Half-hours with the Telescope: Being a Popular Guide to the Use of the Telescope as a Means of Amusement and Instruction (1873)
Richard Anthony Proctor (1837-1888)

Astronomical Myths: Based on Flammarions’s “History of the Heavens” (1877)
John Frederick Blake (1839-1906)
Camille Flammarion (1842-1925)

New and Original Theories of the Great Physical Forces (1878)
Henry Raymond Rogers (1822-1901)

Recreations in Astronomy: With Directions for Practical Experiments and Telescopic Work (1879)
Henry White Warren (1831-1912)

The Sidereal Messenger of Galileo Galilei and a Part of the Preface to Kepler’s Dioptrics Containing the Original Account of Galileo’s Astronomical Discoveries (1880)
Galileo Galilei (1564-1642)
Johannes Kepler (1571-1630)
Edward Stafford Carlos ((1842–1927), translator

Sir William Herschel: His Life and Works (1880)
Edward Singleton Holden (1846-1914)

Popular Scientific Recreations in Natural Philosophy, Astronomy, Geology, Chemistry, etc., etc., etc. (1881)
Gaston Tissandier (1843-1899)

Publications of the Astronomical Society of the Pacific, Volume 1 (1889)
Astronomical Society of the Pacific (1889-)

A Textbook of General Astronomy for Colleges and Scientific Schools (1889)
Charles Augustus Young (1834-1908)

Time and Tide: A Romance of the Moon (1889)
Robert Stawell Ball (1840-1913)

Astronomy with an Opera-glass: A Popular Introduction to the Study of the Starry Heavens with the Simplest of Optical Instruments (1890)
Garrett Putman Serviss (1851-1929)

Pioneers of Science (1893)
Sir Oliver Joseph Lodge (1851-1940)

Great Astronomers (1895)
Robert Stawell Ball (1840-1913)

The Astronomy of Milton’s ‘Paradise Lost’ (1896)
Thomas Nathaniel Orchard, M.D.

Myths and Marvels of Astronomy (1896)
Richard Anthony Proctor (1837-1888)

The Story of Eclipses (1899)
George Frederick Chambers (1841-1915)

The Tides and Kindred Phenomena in the Solar System: The Substance of Lectures Delivered in 1897 at the Lowell Institute, Boston, Massachusetts (1899)
Sir George Howard Darwin (1845-1912)

The Royal Observatory, Greenwich: A Glance at Its History and Work (1900)
Edward Walter Maunder (1851-1928)

The Story of the Heavens (1900)
Robert Stawell Ball (1840-1913)

Other Worlds: Their Nature, Possibilities and Habitability in the Light of the Latest Discoveries (1901)
Garrett Putman Serviss (1851-1929)

Pleasures of the telescope: An Illustrated Guide for Amateur Astronomers and a Popular Description of the Chief Wonders of the Heavens for General Readers (1901)
Garrett Putman Serviss (1851-1929)

A Text-Book of Astronomy (1903)
George Cary Comstock (1855-1934)

Astronomical Discovery (1904)
Herbert Hall Turner (1861-1930)

A New Astronomy (1906)
David Peck Todd (1855-1939)

New Theories in Astronomy (1906)
William Stirling (1822-1900)

Side-Lights on Astronomy and Kindred Fields of Popular Science (1906)
Simon Newcomb (1835-1909)

The Children’s Book of Stars (1907)
Geraldine Edith Mitton (1868-1955)

Mathematical Geography (1907)
Willis Ernest Johnson (1869-1951)

Astronomical Instruments and Accessories (1908)
William Gaertner and Company (1896-)
now Gaertner Scientific Corporation

The Astronomy of the Bible: An Elementary Commentary on the Astronomical References of Holy Scripture (1908)
Edward Walter Maunder (1851-1928)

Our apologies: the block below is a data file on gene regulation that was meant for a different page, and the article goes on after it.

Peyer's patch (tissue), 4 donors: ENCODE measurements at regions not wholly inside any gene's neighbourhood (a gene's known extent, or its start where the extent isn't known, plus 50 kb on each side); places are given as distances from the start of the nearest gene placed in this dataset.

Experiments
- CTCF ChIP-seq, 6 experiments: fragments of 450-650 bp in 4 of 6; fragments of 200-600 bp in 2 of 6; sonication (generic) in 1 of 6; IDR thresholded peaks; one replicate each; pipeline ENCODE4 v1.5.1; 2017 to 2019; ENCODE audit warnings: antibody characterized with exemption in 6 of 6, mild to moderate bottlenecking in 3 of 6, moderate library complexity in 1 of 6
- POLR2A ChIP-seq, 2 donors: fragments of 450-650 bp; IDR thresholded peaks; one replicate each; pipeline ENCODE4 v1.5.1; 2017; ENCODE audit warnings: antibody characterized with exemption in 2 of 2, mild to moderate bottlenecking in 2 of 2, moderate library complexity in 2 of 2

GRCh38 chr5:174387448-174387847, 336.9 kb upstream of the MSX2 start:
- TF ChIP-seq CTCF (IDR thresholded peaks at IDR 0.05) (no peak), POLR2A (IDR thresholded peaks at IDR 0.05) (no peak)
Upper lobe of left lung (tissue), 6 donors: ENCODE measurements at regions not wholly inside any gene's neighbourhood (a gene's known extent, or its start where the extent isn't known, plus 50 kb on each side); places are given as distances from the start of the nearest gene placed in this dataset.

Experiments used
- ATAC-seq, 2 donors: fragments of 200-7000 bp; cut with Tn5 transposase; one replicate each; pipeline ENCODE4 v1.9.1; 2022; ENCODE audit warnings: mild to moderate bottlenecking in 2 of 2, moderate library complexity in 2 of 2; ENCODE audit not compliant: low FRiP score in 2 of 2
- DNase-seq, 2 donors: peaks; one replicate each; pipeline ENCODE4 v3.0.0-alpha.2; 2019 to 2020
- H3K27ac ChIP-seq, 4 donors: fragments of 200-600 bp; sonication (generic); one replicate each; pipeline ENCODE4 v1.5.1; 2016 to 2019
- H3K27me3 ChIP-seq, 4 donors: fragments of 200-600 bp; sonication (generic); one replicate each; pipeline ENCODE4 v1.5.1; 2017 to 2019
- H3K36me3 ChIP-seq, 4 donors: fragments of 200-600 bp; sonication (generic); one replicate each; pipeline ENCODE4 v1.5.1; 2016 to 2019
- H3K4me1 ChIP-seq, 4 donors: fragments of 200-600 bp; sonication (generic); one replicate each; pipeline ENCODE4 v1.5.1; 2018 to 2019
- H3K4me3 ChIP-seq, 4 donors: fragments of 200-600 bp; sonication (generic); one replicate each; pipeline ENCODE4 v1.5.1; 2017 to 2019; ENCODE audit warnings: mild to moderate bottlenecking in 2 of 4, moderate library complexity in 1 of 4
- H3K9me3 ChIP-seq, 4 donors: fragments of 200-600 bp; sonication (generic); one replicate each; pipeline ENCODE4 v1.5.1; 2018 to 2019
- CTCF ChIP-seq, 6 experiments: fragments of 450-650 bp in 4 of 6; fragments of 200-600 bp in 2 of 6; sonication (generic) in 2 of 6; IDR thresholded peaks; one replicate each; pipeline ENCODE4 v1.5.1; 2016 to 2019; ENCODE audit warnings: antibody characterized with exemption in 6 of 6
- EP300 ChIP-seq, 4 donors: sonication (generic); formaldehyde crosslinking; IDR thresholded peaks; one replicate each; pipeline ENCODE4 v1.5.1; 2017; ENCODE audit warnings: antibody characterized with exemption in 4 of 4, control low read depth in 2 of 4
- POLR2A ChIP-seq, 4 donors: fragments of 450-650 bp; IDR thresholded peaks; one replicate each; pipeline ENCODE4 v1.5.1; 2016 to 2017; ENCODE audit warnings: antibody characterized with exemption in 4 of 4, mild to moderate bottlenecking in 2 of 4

A Popular History of Astronomy During the Nineteenth Century, Fourth Edition (1908)
Agnes Mary Clerke (1842-1907)

Astronomical Curiosities: Facts and Fallacies (1909)
John Ellard Gore (1845-1910)

The Future of Astronomy (1909)
Edward Charles Pickering (1846-1919)

History of Astronomy (1909)
George Forbes (1849-1936)

Astronomy for Amateurs (1910)
Camille Flammarion (1842-1925)

Astronomy of To-day: A Popular Introduction in Non-Technical Language (1910)
Cecil Goodrich Julius Dolmage (1870-1908)

The World’s Greatest Books — Volume 15 — Science (1910)
Arthur Mee (1875-1943), editor
Sir John Alexander Hammerton (1871-1949), editor

The Science of the Stars (1912)
Edward Walter Maunder (1851-1928)

Are the Planets Inhabited? (1913)
Edward Walter Maunder (1851-1928)

Woman in Science: With an Introductory Chapter on Woman’s Long Struggle for Things of the Mind (1913)
John Augustine Zahm (1851-1921), writing under the name H. J. Mozans

A Field Book of the Stars (1914)
William Tyler Olcott (1873-1936)

An Introduction to Astronomy (1916)
Forest Ray Moulton (1872-1952)

Scientific Papers by Sir George Howard Darwin. Volume V. Supplementary Volume (1916)
Sir George Howard Darwin (1845-1912)
Ernest William Brown (1866-1938), contributor
Sir Francis Darwin (1848-1925), contributor

The gradual acceptance of the Copernican theory of the universe (1917)
Dorothy Stimson (1890-1988)

Astronomical Lore in Chaucer (1919)
Florence Marie Grimm

Lectures on Stellar Statistics (1921)
Carl Vilhelm Ludwig Charlier (1862-1934)

The Star People (1921)
Gaylord Johnson

Terrestrial and Celestial Globes Volume 1: Their History and Construction Including a Consideration of their Value as Aids in the Study of Geography and Astronomy (1921)
Edward Luther Stevenson (1858-1944)

Terrestrial and Celestial Globes Volume 2: Their History and Construction Including a Consideration of their Value as Aids in the Study of Geography and Astronomy (1921)
Edward Luther Stevenson (1858-1944)

Astronomy for Young Folks (1922)
Isabel Martin Lewis (1881-1966)

Astronomy: The Science of the Heavenly Bodies (1922)
David Peck Todd (1855-1939)

The New Heavens (1922)
George Ellery Hale (1868-1938)

Watchers of the Sky (1922)
Alfred Noyes (1880-1958)

Biography of Percival Lowell (1935)
Abbott Lawrence Lowell (1856-1943)

Like Sun, Like Moon

The Earth orbits the Sun once every 365.256363 (mean solar) days relative to the distant stars.  The Earth’s orbital speed ranges from 18.2 miles per second at aphelion, around July 4th, to 18.8 miles per second at perihelion, around January 3rd.  In units we’re perhaps more familiar with, that’s 65,518 mph at aphelion and 67,741 mph at perihelion. That’s a difference of 2,223 miles per hour!

As we are on a spinning globe, the direction towards which the Earth is orbiting is different at different times of the day.  When the Sun crosses the celestial meridian, due south, at its highest point in the sky around noon (1:00 p.m. daylight time), the Earth is orbiting towards your right (west) as you are facing south. Since the Earth is orbiting towards the west, the Sun appears to move towards the east, relative to the background stars—if we could see them during the day.  Since there are 360° in a circle and the Earth orbits the Sun in 365.256363 days (therefore the Sun appears to go around the Earth once every 365.256363 days relative to the background stars), the Sun’s average angular velocity eastward relative to the background stars is 360°/365.256363 days = 0.9856° per day.